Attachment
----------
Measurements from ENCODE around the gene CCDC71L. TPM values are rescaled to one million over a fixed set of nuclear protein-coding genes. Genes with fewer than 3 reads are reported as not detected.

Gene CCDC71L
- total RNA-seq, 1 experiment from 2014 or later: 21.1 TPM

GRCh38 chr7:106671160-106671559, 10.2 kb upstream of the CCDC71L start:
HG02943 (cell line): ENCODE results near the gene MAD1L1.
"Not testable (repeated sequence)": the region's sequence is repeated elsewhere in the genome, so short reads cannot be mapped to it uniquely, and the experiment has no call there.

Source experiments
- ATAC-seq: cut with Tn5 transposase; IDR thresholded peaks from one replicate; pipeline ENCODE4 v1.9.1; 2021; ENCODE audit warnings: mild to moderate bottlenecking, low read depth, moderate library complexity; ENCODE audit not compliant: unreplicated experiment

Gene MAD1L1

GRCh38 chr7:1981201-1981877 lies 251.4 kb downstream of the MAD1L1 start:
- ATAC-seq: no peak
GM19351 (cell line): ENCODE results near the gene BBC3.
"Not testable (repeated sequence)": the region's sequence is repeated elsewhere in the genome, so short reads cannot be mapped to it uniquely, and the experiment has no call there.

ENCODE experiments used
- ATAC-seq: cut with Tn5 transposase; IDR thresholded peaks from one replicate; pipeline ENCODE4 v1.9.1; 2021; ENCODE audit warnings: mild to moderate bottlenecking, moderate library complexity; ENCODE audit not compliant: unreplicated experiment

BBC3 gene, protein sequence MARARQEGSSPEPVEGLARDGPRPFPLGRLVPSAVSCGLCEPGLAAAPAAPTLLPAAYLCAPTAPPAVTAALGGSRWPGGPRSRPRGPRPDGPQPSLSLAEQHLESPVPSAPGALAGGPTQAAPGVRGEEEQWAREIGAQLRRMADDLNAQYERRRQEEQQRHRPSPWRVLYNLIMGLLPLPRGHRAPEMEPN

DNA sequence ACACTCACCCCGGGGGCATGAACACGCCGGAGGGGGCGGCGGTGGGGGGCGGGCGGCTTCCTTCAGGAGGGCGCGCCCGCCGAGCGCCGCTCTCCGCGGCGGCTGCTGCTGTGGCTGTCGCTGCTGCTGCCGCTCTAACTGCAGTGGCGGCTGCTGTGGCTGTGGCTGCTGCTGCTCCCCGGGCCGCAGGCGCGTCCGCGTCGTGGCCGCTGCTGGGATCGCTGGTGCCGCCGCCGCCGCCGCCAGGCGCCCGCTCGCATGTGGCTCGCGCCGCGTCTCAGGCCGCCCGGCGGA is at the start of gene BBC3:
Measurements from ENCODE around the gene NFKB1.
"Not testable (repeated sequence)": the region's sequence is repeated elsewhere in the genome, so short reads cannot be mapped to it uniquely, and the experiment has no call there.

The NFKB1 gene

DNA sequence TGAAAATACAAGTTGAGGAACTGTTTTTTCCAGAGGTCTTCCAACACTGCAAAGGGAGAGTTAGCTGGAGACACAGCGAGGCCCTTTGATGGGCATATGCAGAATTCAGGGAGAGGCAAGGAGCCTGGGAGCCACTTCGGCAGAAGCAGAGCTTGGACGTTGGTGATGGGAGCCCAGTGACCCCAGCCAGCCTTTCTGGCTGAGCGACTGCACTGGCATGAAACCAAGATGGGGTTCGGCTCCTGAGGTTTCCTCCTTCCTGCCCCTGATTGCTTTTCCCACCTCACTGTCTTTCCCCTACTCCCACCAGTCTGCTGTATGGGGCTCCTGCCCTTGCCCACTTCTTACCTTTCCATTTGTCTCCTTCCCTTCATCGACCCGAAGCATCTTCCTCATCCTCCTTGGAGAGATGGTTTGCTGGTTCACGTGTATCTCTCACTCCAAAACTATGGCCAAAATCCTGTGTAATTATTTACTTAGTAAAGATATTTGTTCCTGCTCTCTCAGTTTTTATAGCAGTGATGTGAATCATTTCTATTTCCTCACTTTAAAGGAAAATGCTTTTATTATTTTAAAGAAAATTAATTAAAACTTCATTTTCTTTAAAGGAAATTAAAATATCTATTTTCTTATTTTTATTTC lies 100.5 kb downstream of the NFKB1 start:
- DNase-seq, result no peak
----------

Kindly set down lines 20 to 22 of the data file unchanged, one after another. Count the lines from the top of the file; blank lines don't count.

The NFKB1 gene

DNA sequence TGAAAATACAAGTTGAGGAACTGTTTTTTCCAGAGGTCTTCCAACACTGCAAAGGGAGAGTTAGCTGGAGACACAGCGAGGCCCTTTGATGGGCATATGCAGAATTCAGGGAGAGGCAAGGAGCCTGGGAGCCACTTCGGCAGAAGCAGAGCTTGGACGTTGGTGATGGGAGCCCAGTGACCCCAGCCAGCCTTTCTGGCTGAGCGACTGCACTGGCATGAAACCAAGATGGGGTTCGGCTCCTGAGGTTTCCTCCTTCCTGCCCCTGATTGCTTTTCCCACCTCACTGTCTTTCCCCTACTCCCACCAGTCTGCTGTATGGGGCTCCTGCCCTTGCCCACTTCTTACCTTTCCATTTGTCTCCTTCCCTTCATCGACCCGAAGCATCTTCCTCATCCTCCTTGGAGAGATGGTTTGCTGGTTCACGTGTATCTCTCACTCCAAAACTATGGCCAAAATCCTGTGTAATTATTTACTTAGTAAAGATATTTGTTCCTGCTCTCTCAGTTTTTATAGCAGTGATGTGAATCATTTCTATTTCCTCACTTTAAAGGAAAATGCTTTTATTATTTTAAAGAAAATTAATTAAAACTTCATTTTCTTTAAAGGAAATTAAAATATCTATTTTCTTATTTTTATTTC lies 100.5 kb downstream of the NFKB1 start:
- DNase-seq, result no peak